Pagos Art Dual Watercolor Brush Pen ReView

A little while ago the lovely people over at @PagosArt sent me their Watercolor Dual Brush Markers (120 colors set) to try out and share my opinion. These markers are listed as multi purpose markers but in this post I'll be reviewing them from a hand lettering artist's point of view. So let's get into it!

Where can you find them?

You can purchase these on Amazon and also from the Pagos Art website and a few other sites online. They come as a set of 80 colors and 120 colors for around $30 and $40 respectively.


These markers come in a plastic storage case with multiple stacked plastic trays each containing 20/24 markers depending on the set you get. This will allow your to store the pens together and horizontally, if you’d like.

Marker Design

The markers have a long smooth slender body and they’re super comfortable to hold and write with.

These are dual tipped with one large brush tip as a well a fine monoline tip. The barrel starts off with a rounded design at the end with the brush tip and ends with a triangular design at the end with the fine tip.

This triangular design stopped the markers from rolling around on my desk too much especially when I was trying to lay out the markers to take photos.

On the body of the marker, the only information you can find is the name of brand and an indication of which end has the brush and which has the fine tip. Unfortunately there are no color names or color codes on the marker to the help identify the marker's color.

Range Of Colors

120 markers is a very WIDE range of colors and you’ll get an excellent variation of light and dark shades of any color you need at a particular time. There are also a few markers that I’m pretty sure are neon colors!

As I was testing these markers, I did notice that some of the colors are very similar to each other and the color of the ink didn’t match the color of the marker. This is actually quite common but most of the time the markers are labelled with a name or code for the colors. Unfortunately, these markers weren’t and since there are so many markers it was difficult to remember the exact color I used.

Ink Quality

Although these are called watercolor markers and they have water based ink, I had quite a bit of trouble trying to blend these using certain techniques. The ink in these markers dried very quickly once added to paper so techniques where I put down one color and then attempted to blend it into another color using a water/paintbrush resulted in bleeding. (tap the image to see a video demo of this)

They were also difficult to blend evenly and there were often visible marks where the initial color was added to the paper.

These markers were great for some techniques like picking up color from non absorbent surface you write, rubbing the tips of the markers together to write an ombre word, layering colors on top of each other to build up the intensity of the colors and also creating simple abstract watercolor backgrounds. (tap the image below to see a video demo of this)

Nib Quality/Durablity

My first impression of the nib was that it felt very sturdy when I used it on Marker and Rhodia Paper, which are both smooth papers. After a while of writing the tip did become a bit worn down which made it difficult for me to achieve very thin upstrokes. But so far the nibs are still intact with a good contrast between thin and thick stokes. I have only used these for a short amount of time so I can’t say how long they will last without fraying so that’s something I’ll have to do at a later date.(tap the image below to see a video demo of this)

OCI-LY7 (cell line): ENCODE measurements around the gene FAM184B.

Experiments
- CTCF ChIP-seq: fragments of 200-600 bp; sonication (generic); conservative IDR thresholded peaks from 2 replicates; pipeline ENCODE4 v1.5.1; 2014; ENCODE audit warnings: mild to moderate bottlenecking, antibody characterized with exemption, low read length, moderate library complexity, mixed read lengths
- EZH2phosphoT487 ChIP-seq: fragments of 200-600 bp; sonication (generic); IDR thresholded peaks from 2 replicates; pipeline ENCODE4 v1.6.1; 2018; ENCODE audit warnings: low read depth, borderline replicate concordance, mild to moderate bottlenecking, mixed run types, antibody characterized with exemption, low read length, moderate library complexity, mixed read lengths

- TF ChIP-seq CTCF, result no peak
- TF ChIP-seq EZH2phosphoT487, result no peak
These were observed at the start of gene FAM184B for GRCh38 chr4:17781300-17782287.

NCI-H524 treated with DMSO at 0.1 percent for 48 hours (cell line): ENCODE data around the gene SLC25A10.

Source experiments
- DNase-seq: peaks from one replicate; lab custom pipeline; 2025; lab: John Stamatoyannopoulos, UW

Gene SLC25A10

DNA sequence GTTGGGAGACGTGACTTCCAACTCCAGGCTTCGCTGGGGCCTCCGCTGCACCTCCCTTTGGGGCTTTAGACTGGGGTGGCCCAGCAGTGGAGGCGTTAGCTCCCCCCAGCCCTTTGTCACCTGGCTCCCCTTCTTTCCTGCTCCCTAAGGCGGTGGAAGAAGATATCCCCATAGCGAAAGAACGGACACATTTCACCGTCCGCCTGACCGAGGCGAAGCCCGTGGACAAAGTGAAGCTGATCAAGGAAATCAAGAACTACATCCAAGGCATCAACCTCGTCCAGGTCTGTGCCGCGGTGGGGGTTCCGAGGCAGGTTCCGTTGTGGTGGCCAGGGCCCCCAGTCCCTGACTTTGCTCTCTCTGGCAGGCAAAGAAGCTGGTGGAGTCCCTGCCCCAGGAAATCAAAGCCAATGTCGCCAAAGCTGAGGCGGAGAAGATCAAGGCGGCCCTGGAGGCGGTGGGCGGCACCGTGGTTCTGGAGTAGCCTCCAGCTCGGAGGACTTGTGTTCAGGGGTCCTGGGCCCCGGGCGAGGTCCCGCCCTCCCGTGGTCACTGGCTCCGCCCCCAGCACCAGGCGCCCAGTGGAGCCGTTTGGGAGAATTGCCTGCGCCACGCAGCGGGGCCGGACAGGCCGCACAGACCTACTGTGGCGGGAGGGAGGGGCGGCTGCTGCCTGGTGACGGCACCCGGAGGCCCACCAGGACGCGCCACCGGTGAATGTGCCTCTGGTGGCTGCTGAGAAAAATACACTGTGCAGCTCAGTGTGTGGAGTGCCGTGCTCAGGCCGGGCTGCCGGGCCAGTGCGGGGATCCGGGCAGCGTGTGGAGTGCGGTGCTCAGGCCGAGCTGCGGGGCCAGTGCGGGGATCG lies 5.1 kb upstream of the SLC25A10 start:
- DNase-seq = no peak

While I was swatching the colors, I did run into 2 fine point nibs that were defective and 5 brush nibs that were molded(but their monoline tip was fine) and there were 3 nibs that felt a bit dry.

Writing/Ease of Control

Writing with these reminded me of writing with the Zig Brushables markers but with a little bit less flexibillity. Since these don’t have much flexibility, the nibs won’t bounce into their normal shape as quickly as a flexible nib will, so you will definitely feel some stiffness as you write with these. Some of the colors were definitely a little more flexible than others and this could have been because the the ink.

Final Thoughts

So after using these to create a few lettering pieces, I would like to share just a few tips that can help you to avoid similar problems I had:

- Use these markers on super smooth, non textured paper like rhodia paper or marker paper to keep the tips unfrayed for as long as you can.

- Don’t blend with water. I know these are called watercolor markers but I’ve found that blending them on paper with water makes the colors spread out of the area where you put it.

- If you want to use them as watercolor or to blend, put down the color on a palette or a piece of plastic and then pick up the color with a paint/waterbrush.

- If you're on a tight budget, you can get the smaller set of 80 colors, because a lot of the colors are quite similar to each other and some are the exact same, so the smaller set will definitely have more than enough colors for you.

Overall I would say these markers are pretty great for the price, which is about $0.35 each. If you're looking for an affordable set of markers with a wide range of colors then these markers are a great option! Especially if you already know the basics of brush calligraphy and just you’re looking for pens to practice with.

If you’re an absolute beginner looking for a set of brush pens to start your lettering journey, if you’re looking to do a lot of blending directly on your paper or if you don’t like writing with firm brush pens then these may not be the best fit.

I hope you found this review helpful and I'd love to know what you think about these. Interested in more pen review? Let me know which pen I should review next!

© 2019 by Shannon Layne

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